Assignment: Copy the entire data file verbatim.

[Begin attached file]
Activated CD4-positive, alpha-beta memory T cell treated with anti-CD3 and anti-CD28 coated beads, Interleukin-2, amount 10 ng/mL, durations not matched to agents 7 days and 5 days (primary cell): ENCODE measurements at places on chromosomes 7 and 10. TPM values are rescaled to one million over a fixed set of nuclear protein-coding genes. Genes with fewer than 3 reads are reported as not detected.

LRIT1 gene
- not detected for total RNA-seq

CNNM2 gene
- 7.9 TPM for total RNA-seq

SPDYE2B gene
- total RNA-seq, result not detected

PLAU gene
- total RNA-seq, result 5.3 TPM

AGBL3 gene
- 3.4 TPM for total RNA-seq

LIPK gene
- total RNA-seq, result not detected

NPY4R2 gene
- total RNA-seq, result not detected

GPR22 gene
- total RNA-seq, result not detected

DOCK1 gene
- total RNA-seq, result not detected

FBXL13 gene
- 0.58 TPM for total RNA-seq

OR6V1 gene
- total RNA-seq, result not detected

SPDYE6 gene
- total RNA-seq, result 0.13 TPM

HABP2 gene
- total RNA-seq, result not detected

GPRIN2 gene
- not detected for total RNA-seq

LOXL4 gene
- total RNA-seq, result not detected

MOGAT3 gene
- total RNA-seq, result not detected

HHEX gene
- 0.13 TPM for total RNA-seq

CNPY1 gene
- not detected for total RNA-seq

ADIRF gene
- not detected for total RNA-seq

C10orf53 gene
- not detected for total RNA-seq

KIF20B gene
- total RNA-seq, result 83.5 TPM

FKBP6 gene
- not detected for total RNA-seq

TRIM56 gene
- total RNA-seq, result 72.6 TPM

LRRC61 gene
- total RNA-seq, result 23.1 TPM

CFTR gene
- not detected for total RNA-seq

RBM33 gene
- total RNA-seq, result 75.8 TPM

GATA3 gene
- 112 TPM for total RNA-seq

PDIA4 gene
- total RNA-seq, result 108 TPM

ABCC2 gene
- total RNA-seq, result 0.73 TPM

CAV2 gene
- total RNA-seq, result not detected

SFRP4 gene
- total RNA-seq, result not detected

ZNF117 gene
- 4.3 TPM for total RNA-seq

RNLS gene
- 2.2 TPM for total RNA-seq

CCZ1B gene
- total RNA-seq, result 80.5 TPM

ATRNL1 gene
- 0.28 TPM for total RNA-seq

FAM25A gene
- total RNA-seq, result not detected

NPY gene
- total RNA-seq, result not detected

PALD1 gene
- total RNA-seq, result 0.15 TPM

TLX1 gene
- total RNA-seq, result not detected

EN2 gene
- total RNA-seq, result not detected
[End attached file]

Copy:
Activated CD4-positive, alpha-beta memory T cell treated with anti-CD3 and anti-CD28 coated beads, Interleukin-2, amount 10 ng/mL, durations not matched to agents 7 days and 5 days (primary cell): ENCODE measurements at places on chromosomes 7 and 10. TPM values are rescaled to one million over a fixed set of nuclear protein-coding genes. Genes with fewer than 3 reads are reported as not detected.

LRIT1 gene
- not detected for total RNA-seq

CNNM2 gene
- 7.9 TPM for total RNA-seq

SPDYE2B gene
- total RNA-seq, result not detected

PLAU gene
- total RNA-seq, result 5.3 TPM

AGBL3 gene
- 3.4 TPM for total RNA-seq

LIPK gene
- total RNA-seq, result not detected

NPY4R2 gene
- total RNA-seq, result not detected

GPR22 gene
- total RNA-seq, result not detected

DOCK1 gene
- total RNA-seq, result not detected

FBXL13 gene
- 0.58 TPM for total RNA-seq

OR6V1 gene
- total RNA-seq, result not detected

SPDYE6 gene
- total RNA-seq, result 0.13 TPM

HABP2 gene
- total RNA-seq, result not detected

GPRIN2 gene
- not detected for total RNA-seq

LOXL4 gene
- total RNA-seq, result not detected

MOGAT3 gene
- total RNA-seq, result not detected

HHEX gene
- 0.13 TPM for total RNA-seq

CNPY1 gene
- not detected for total RNA-seq

ADIRF gene
- not detected for total RNA-seq

C10orf53 gene
- not detected for total RNA-seq

KIF20B gene
- total RNA-seq, result 83.5 TPM

FKBP6 gene
- not detected for total RNA-seq

TRIM56 gene
- total RNA-seq, result 72.6 TPM

LRRC61 gene
- total RNA-seq, result 23.1 TPM

CFTR gene
- not detected for total RNA-seq

RBM33 gene
- total RNA-seq, result 75.8 TPM

GATA3 gene
- 112 TPM for total RNA-seq

PDIA4 gene
- total RNA-seq, result 108 TPM

ABCC2 gene
- total RNA-seq, result 0.73 TPM

CAV2 gene
- total RNA-seq, result not detected

SFRP4 gene
- total RNA-seq, result not detected

ZNF117 gene
- 4.3 TPM for total RNA-seq

RNLS gene
- 2.2 TPM for total RNA-seq

CCZ1B gene
- total RNA-seq, result 80.5 TPM

ATRNL1 gene
- 0.28 TPM for total RNA-seq

FAM25A gene
- total RNA-seq, result not detected

NPY gene
- total RNA-seq, result not detected

PALD1 gene
- total RNA-seq, result 0.15 TPM

TLX1 gene
- total RNA-seq, result not detected

EN2 gene
- total RNA-seq, result not detected